- If you are planning on putting your stovetop in that corner and would like to have a hood above it, then the construction of the back dry wall enables you to hang it there, as long as the wall is at least 60cm in width. To achieve this back measurement the cabinet itself must measure 105 X 105cm, or there will not be enough space to put in a stovetop.
So we’ve now reviewed the design solutions for three different types of kitchen corner.
There’s one other method we can use when dealing with these design challenges and it’s called “Circumventing the Problem”.
1. Eliminating the corner (or to use a less elegant phrase, “killing” it.) Cabinet A is placed kitty-corner to cabinet B. The right-angled space between them is left empty and no use is made of it. (For the 'advanced'- there are ways we can get around this too but we won’t go into that here.) As soon as the marble counter-top has been laid on top of the cabinets and covers the gap between then it becomes invisible.
- The length available for cabinets on each front is now larger.
- The “corner cabinet” problem has been dealt with if none of the solutions suggested above appeal to the client.
- Wasted space! However, before rejecting the idea outright, do keep in mind that the wastage is less than it appears. If you’ve read all of the above you’ll have realized by now that no matter which solution we choose, we cannot utilize all the corner space effectively. Either certain areas are inaccessible, or the unit itself is built away from the wall, or the shelves used cannot take up the entire depth and width of the interior space.
This option is useful when:
- By “killing” the corner we are able to insert much wider drawers into the front-facing cabinets either side. A front-facing cabinet is always a better option than a corner cabinet and drawers are the best of all.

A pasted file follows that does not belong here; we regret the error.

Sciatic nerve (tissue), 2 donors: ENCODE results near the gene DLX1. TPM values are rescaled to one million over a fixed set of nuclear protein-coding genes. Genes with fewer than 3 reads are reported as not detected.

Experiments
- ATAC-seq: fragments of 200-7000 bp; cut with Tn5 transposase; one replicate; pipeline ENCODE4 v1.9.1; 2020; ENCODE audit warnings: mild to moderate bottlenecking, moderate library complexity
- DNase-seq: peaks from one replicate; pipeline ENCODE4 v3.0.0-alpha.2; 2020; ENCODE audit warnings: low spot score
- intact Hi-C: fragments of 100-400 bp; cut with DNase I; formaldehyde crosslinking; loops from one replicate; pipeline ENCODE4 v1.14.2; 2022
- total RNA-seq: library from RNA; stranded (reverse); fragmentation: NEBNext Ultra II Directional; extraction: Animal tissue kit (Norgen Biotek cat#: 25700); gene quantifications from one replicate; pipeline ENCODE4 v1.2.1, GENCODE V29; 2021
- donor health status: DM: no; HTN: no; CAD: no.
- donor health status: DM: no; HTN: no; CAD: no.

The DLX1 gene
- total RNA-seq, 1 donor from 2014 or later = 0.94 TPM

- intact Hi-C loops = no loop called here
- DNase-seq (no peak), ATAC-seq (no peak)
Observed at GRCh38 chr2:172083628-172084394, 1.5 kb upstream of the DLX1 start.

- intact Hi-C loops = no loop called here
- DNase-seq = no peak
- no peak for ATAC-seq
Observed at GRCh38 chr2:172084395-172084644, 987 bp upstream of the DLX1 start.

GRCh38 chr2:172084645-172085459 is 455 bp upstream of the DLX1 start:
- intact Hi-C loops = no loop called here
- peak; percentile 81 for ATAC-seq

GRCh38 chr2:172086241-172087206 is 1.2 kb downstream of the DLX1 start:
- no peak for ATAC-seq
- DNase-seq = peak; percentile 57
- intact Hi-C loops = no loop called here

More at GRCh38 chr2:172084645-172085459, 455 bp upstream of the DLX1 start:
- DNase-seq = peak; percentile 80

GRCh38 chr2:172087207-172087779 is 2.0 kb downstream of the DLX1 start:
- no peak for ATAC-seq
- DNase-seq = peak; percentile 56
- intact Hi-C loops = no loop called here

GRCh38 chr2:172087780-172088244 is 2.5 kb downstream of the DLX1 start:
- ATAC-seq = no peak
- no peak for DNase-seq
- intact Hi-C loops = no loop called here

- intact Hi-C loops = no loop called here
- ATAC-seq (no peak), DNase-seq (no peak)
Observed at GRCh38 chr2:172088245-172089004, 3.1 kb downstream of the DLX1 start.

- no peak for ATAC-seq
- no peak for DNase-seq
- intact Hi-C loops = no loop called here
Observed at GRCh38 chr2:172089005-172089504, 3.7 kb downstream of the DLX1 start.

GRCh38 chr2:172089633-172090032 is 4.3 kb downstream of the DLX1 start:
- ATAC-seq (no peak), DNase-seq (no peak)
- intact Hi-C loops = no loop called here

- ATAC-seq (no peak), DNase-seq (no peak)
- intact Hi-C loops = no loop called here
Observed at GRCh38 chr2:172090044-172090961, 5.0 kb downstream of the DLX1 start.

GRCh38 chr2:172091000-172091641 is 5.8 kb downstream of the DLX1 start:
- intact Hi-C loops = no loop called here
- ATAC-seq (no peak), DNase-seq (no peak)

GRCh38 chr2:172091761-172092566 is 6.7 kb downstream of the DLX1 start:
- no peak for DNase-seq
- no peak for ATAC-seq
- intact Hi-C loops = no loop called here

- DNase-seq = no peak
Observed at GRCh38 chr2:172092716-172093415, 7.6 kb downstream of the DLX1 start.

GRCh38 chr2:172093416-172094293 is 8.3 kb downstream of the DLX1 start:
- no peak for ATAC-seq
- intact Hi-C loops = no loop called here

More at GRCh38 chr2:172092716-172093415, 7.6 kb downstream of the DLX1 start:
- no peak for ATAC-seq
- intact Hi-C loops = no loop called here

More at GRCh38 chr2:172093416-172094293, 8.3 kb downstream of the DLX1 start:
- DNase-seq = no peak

- Constructing a corner cabinet would cancel out efficient utilization of the front-facing cabinets (such as preventing us from putting in a dishwasher or spacious drawers for pots and pans.)
- We want to cut costs. The carpenter does not figure this corner area into his or her price calculations because there is no cabinet there and no costs of materials.
2. Using the corner to open out into a space outside the kitchen. Let’s assume that on the other side of the corner is a lounge or dining area or even a reception area. We can build a closet that uses the kitchen corner space but opens out onto the other side: for tablecloths, papers, bags and so on. This is certainly the most efficient solution from the point of view of cost and utilization of space, but the architecture of the home doesn’t always permit it.
So what have we covered?
Three kinds of corners and two different ways of getting around the problem. That should do it for now!
Using the tools suggested in these two posts you could play around to create various solutions; you can combine them in any number of ways to solve endless possible situations.
I’ll end by using the same words I used to introduce Part 1: There’s no one single solution to a given situation. No need to be limited by what the next-door neighbor did, or slogans like “Angled corners are out of fashion now” or “Le Mans is a pointless expense.” Think about what is that you want for your kitchen and which solutions are going to work out the best for you.
Creating spaces people want to live in